After taking a break from listening to audiobooks on Audible, I felt compelled to start the new year with a self-development title that aligns with my 2020 goals. I chose “Living Well, Spending Less: 12 Secrets of the Good Life” by Ruth Soukup because that book sounded like the perfect fit and choosing it aligns with my goal to save more and spend less. The book begins with the author’s spending habits and personal story of her shopping addiction. To be honest, I immediately questioned whether I would enjoy this audiobook because I could not relate to the author at all. She seemed a little self-absorbed and wasteful based on her description of her behaviors. I was frustrated to hear so much about her shopping habits and all the things she filled her home with, but I stuck around to hear her tips.
I am having difficulty classifying “Living Well, Spending Less.” It’s Christian faith-based, but also touches on minimalism/decluttering, being good stewards of your money/not spending, giving and self-help. She introduces each chapter by discussing a “secret” or tip for living well along with Bible verses and other quotes. Examples of her secrets/chapters: “Written Goals Can Change Your Life” and “Less Stuff Equals More Joy.” Her secrets are all aligned with her faith and she mentions her religious beliefs often in her book. Some of her ideas are not revolutionary, though she offers suggestions I have never heard, like keeping track of your grocery store’s “rock-bottom price,” and knowing that things go on sale every 6-8 weeks. It might seem counterintuitive to stock up on certain items/spend more at one time, but it actually saves you money, as she explains, if it’s something you use regularly AND you’re getting it at the lowest possible price. On decluttering, many of her statements echo Marie Kondo, except she disagrees you should tackle all of your belongings at once because she thinks you’ll be overwhelmed.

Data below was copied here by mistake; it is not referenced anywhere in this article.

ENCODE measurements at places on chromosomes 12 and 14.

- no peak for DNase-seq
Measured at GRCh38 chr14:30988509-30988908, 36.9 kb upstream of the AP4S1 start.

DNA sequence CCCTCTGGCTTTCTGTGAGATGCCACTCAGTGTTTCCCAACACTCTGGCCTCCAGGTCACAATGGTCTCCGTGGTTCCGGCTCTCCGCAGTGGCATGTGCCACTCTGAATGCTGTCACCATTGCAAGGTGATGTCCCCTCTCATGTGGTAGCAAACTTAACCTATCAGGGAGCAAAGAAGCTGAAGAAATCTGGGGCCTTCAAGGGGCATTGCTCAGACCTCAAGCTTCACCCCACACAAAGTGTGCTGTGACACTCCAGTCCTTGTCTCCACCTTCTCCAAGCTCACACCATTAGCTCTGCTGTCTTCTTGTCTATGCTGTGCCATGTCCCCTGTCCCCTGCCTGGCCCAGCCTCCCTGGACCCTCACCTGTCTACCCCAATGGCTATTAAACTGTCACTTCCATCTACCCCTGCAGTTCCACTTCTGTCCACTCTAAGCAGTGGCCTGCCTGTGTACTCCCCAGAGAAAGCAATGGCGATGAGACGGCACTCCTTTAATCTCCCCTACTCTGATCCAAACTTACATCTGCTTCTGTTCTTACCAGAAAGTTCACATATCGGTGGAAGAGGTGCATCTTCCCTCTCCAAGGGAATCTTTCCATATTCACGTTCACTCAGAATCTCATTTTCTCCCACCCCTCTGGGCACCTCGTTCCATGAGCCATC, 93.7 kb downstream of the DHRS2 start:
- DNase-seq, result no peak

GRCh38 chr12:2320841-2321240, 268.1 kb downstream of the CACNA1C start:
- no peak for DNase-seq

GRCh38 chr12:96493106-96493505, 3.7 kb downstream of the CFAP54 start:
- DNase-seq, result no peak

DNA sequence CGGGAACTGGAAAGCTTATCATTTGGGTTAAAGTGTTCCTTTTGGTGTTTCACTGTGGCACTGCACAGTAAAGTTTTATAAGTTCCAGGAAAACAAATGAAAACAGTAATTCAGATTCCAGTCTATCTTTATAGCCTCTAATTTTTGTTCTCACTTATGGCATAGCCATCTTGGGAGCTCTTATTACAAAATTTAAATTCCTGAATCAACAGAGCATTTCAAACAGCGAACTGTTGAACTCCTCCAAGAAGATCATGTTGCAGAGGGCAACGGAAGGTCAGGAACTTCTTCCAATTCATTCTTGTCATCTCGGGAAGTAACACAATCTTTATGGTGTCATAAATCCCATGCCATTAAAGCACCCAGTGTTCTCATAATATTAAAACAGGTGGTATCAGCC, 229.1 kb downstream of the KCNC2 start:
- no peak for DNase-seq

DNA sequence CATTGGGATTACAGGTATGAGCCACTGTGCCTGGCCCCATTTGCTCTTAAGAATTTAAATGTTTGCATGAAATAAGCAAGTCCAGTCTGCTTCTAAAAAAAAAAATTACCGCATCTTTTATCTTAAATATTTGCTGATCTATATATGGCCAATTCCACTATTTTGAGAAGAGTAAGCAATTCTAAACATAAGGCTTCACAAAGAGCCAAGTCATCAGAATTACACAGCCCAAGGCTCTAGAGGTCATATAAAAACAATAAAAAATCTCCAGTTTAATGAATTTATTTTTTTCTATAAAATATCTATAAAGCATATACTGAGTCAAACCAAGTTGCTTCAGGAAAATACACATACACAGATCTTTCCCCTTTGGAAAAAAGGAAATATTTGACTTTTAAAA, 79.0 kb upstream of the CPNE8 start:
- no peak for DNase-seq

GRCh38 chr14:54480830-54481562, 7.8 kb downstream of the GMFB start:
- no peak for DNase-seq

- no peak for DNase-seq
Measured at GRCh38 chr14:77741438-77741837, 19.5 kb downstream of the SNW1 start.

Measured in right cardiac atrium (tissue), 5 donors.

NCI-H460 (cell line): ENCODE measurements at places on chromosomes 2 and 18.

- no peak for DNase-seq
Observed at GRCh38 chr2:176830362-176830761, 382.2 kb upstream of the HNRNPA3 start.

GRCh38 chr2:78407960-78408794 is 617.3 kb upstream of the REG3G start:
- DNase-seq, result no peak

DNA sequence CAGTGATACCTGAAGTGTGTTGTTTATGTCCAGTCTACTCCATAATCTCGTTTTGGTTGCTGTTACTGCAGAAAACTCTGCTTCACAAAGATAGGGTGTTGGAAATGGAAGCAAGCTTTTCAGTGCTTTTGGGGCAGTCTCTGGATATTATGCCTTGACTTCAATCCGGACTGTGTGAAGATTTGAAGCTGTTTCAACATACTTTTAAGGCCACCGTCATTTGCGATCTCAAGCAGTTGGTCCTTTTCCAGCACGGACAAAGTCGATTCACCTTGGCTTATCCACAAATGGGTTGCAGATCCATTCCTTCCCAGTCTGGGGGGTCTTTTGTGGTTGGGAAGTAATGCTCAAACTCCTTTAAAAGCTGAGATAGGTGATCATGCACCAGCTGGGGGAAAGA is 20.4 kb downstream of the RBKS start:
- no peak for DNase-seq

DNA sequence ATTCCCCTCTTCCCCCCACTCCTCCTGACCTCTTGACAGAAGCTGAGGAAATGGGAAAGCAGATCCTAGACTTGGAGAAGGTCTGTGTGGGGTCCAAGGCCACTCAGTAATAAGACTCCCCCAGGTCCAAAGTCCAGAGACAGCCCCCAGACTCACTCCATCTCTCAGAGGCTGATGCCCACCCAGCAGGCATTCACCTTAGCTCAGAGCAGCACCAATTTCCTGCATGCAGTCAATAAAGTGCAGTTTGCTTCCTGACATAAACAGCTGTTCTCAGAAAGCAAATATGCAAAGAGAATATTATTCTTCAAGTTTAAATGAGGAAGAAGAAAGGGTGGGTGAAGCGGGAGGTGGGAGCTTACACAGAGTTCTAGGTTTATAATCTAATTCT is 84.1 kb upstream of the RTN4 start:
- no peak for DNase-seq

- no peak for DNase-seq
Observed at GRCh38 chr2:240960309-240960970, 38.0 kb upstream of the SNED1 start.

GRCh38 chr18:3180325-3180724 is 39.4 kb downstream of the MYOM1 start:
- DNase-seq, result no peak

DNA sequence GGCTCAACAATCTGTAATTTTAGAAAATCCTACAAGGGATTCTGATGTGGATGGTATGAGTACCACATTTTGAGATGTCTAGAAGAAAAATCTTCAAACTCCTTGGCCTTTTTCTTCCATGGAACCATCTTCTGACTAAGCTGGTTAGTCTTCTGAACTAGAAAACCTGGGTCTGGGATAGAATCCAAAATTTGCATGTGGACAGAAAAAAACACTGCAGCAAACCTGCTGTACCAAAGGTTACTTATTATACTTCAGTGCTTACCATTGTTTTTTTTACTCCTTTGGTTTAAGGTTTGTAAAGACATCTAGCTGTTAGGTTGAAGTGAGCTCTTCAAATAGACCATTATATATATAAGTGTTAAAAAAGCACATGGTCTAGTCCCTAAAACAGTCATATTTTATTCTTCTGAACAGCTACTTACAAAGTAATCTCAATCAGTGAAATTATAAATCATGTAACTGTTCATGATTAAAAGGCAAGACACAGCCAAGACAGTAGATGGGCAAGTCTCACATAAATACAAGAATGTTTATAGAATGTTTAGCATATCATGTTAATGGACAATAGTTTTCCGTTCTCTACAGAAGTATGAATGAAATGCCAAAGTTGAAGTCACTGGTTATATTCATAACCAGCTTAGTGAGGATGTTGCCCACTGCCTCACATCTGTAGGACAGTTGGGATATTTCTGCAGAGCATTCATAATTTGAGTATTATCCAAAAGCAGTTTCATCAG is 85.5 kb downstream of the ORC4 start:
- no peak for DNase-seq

I expected to hear more practical solutions for spending less, but the audiobook mostly focused on being grateful for what you have and reminding readers to “build riches in heaven” — basically you can’t take any material thing with you when you die. She also often begins chapters talking about her own life. It seems like part memoir, part self-development book at the same time. Throughout the book she shares some lessons that resonated with me:
- “Contentment is a choice.”
- “Keep your eyes on your own path.”
- There is much to be grateful for.
- Make the most of where you are right now, while also taking steps to improve.
Overall many of the messages resonated with me, including gratitude, choosing contentment, not being “stingy” with our time and attention, and knowing what matters most to us. If you don’t enjoy reading about God or the Bible you may not enjoy this book — or maybe you don’t mind hearing her perspective.
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